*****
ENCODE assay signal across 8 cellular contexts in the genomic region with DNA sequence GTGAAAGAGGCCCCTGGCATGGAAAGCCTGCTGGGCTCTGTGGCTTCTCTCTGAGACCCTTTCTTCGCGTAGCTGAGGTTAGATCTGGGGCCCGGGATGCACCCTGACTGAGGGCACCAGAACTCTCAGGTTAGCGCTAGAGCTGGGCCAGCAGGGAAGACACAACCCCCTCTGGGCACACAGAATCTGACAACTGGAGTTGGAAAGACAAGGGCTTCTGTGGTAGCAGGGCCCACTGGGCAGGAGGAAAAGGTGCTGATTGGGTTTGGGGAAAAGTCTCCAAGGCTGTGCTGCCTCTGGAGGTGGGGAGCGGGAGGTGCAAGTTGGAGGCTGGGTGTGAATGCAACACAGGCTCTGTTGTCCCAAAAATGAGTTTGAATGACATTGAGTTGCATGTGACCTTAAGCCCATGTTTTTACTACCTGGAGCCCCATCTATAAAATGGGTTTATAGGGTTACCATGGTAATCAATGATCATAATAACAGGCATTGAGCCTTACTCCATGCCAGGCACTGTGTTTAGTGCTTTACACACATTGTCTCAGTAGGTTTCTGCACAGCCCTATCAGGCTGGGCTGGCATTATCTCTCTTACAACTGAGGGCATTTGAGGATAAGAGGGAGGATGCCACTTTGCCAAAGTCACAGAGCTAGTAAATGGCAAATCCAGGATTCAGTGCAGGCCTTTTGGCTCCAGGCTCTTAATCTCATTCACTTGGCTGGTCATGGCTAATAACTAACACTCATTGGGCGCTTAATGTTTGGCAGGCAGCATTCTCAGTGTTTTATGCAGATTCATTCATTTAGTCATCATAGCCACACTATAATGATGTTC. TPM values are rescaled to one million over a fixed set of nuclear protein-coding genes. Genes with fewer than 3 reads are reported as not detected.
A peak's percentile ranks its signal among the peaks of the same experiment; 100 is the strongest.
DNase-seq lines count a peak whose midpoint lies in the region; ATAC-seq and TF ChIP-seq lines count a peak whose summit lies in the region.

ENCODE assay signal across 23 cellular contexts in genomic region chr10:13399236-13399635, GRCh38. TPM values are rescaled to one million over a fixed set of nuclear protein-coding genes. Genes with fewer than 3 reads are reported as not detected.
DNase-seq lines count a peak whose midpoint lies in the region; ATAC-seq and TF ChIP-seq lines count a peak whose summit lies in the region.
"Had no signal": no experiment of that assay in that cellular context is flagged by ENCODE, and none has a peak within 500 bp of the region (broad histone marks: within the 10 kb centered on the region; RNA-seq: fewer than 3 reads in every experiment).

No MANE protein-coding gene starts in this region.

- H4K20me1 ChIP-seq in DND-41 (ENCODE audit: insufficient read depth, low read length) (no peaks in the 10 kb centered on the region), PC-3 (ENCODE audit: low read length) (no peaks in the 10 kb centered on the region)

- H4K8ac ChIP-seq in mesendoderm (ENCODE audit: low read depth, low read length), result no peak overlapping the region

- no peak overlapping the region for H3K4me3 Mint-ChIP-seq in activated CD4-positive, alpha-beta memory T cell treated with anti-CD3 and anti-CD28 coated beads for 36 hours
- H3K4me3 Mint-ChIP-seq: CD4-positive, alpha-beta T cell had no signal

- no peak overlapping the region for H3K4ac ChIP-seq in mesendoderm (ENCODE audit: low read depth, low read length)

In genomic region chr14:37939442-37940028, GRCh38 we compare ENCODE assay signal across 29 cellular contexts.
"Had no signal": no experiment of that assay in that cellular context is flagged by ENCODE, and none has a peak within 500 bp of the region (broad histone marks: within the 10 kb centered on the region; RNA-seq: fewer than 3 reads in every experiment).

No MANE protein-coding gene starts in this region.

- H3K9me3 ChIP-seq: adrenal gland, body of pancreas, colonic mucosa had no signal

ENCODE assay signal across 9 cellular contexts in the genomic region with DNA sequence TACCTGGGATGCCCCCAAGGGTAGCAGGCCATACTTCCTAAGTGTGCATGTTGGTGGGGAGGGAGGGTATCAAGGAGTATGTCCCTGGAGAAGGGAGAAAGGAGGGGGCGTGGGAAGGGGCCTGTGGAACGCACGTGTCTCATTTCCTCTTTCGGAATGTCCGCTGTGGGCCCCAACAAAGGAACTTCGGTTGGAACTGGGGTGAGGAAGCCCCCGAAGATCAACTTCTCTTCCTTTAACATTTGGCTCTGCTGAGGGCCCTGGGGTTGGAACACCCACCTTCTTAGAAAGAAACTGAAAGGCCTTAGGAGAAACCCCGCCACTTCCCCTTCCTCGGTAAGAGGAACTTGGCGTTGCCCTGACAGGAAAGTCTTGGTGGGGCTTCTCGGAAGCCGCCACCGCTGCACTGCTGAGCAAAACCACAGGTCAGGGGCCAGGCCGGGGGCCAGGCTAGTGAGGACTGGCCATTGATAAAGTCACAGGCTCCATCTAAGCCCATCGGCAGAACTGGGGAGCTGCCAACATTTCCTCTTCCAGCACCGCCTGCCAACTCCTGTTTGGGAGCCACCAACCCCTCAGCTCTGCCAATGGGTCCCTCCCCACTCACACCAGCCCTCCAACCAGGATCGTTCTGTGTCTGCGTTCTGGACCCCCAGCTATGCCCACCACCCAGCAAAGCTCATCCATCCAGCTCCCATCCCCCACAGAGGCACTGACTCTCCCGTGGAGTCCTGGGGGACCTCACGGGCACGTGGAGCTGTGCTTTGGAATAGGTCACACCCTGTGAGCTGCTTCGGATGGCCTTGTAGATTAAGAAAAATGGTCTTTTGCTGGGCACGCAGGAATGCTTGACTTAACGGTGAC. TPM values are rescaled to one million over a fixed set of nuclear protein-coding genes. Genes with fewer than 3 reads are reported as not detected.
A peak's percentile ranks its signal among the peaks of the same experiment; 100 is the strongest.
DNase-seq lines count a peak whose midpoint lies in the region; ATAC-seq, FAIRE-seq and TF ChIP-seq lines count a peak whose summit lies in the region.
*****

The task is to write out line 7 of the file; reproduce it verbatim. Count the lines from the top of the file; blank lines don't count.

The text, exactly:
No MANE protein-coding gene starts in this region.